#1 - Dennis Herrera
There was no doubt Herrera would end up on this slate somewhere. He is the most obvious foil to Ed Lee at this point - I think an Ed Lee victory would be disastrous. But ranked choice voting left me the ability to put him downslate. Nonetheless, I think Herrera should go first anyway. Herrera also has presence like Chiu, but does not have the record of being politically expedient. He's been through a lot of battles as City Attorney. Our bike ride with him on SF2G showed him to be a good listener and he'd be reasonable on bike/ped issues. The biggest specific plus is that he's cracked open the pandora's box of the Central Subway and could force us to look at the project again and get some much needed improvements, and would be more likely to push for transit improvements in the corridor that would happen sooner. The discussion we had with him on this subject did not reveal him to be a transit wonk, but if he's willing to open the door that means we can be in the discussion if and when the project gets reviewed. His election would certainly be a nominal referendum on the project - as it is currently designed.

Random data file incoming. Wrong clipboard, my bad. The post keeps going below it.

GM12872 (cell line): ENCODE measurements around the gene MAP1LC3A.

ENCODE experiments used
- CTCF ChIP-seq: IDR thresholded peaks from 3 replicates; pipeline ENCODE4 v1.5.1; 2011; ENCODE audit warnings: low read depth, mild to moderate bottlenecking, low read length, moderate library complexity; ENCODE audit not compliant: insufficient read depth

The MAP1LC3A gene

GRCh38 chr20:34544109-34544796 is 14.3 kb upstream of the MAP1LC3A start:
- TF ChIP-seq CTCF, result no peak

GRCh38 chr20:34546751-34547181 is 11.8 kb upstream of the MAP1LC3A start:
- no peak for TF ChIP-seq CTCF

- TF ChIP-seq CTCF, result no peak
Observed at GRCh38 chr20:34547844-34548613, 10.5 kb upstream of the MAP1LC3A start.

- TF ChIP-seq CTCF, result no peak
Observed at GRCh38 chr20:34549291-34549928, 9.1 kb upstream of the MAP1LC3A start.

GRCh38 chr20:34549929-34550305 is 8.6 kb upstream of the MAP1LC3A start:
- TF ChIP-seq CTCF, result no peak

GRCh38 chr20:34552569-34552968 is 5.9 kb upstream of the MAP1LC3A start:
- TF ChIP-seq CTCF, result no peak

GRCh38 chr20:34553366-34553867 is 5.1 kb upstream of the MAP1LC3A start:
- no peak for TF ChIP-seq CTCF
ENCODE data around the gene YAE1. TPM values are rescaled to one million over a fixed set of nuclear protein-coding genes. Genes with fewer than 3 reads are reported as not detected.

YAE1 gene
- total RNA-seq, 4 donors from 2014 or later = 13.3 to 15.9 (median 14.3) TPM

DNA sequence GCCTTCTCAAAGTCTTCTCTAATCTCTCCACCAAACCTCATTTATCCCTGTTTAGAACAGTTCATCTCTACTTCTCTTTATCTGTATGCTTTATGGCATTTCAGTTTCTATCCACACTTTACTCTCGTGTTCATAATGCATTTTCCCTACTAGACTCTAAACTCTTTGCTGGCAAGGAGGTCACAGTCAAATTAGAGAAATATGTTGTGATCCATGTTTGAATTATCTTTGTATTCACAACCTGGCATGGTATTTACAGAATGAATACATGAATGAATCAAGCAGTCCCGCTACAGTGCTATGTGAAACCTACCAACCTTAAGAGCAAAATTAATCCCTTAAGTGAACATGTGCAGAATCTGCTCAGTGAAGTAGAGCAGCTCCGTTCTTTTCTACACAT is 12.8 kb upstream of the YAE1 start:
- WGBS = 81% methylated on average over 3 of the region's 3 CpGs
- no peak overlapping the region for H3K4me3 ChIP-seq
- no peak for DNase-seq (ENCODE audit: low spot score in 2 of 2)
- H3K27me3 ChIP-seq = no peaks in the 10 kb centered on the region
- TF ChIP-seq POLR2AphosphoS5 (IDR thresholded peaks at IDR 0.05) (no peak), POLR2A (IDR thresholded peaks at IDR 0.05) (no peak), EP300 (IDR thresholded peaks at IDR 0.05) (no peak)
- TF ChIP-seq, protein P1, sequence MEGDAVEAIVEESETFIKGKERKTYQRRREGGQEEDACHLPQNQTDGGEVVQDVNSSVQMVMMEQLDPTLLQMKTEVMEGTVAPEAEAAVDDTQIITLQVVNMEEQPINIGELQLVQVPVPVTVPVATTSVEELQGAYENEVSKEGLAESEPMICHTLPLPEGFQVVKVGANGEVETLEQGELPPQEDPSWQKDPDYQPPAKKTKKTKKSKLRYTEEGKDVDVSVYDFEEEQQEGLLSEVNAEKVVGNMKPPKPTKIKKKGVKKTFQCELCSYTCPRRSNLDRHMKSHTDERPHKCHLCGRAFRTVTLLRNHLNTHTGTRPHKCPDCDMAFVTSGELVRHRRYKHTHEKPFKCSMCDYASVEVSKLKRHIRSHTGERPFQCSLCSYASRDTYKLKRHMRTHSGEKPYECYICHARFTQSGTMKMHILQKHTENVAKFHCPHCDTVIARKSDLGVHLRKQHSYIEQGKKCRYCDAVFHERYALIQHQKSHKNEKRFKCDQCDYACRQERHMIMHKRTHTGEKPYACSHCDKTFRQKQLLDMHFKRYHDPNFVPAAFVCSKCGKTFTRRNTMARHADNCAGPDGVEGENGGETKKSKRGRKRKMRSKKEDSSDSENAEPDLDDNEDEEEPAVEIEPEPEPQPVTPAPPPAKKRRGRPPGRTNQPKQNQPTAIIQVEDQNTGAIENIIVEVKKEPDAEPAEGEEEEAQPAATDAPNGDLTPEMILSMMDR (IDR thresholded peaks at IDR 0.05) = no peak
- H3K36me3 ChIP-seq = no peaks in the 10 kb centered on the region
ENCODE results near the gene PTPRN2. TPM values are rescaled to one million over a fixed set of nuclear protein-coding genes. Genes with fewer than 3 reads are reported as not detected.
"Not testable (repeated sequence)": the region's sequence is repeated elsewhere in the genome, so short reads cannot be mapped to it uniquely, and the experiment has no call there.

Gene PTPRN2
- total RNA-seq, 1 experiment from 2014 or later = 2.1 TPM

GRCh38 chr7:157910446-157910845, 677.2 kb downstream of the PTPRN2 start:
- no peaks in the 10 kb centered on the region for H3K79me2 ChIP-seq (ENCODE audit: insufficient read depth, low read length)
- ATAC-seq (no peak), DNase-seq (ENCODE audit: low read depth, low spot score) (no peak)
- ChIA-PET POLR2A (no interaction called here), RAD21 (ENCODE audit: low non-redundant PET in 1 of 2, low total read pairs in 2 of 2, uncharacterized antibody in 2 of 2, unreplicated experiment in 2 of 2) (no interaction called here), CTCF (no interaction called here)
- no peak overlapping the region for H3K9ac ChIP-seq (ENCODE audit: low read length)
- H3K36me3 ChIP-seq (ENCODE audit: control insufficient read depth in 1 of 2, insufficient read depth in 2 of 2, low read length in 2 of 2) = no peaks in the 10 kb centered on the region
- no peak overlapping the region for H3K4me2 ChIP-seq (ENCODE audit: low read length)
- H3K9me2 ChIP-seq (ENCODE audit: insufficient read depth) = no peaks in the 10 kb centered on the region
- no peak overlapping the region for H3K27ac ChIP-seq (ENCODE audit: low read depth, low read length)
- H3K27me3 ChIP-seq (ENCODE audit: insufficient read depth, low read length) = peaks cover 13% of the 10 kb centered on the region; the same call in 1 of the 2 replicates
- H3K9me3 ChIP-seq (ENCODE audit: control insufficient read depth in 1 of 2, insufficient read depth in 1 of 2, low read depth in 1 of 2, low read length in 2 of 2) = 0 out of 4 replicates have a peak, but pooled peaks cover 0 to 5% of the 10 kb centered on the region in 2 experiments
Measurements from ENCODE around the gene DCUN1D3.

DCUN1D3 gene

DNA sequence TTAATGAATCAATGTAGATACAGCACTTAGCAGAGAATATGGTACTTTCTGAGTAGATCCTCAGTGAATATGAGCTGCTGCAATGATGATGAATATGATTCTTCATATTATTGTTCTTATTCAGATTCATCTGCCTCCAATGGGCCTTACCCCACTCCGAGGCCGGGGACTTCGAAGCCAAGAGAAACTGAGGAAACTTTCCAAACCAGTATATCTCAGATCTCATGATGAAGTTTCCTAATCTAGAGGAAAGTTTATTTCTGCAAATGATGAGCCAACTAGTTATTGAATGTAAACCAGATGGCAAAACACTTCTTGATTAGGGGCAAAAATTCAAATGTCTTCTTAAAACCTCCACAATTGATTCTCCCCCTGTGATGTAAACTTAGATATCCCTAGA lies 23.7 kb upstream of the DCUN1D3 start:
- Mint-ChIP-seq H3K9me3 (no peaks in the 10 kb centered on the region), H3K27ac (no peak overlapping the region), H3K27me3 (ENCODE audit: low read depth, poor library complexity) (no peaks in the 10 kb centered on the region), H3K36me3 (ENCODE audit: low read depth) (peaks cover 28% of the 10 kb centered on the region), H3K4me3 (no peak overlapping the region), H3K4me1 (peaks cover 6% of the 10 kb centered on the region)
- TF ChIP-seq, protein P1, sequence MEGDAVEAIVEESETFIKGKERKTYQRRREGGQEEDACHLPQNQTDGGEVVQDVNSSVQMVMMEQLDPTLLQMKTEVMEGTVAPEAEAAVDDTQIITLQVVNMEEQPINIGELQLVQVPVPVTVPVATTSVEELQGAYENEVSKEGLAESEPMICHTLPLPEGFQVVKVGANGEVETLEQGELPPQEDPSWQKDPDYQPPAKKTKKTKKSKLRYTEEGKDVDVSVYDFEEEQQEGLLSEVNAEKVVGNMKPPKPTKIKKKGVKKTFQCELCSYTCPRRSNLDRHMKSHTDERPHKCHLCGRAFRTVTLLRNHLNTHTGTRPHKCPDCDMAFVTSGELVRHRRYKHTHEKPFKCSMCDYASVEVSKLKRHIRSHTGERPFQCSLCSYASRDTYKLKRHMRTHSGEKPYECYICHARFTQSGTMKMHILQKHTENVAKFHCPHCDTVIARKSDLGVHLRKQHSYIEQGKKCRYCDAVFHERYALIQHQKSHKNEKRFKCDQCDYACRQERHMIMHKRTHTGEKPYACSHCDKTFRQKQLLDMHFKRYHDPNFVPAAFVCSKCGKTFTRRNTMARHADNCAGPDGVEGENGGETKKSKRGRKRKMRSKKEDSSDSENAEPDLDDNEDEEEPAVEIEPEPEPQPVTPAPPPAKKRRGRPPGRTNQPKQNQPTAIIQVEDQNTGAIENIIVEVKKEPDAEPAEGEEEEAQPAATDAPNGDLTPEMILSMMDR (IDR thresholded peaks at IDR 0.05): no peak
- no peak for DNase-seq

I actually have less to write about Herrera than the other two, because he's basically just solid, and I think that's what the city needs right now. The other two have a lot of positives but have nits that can be picked on. Herrera is a solid, good guy, and I would be satisfied if he wins. The same holds true of Chiu and Avalos.
The only other candidate I would specifically say I would be not upset about is Jeff Adachi. The absolute worst case amongst the likely winners would be Ed Lee - corrupt and controlled by the Machine. Leland Yee is interesting but he just reeks of political opportunism which turns me off. Dufty is absolutely Supervisor Pothole and has done me some great personal service in the past, but completely butchered the Noe Valley Plaza fiasco. And on and on.
There you have it
Bay Area transit on Memorial Day Holiday
1 day ago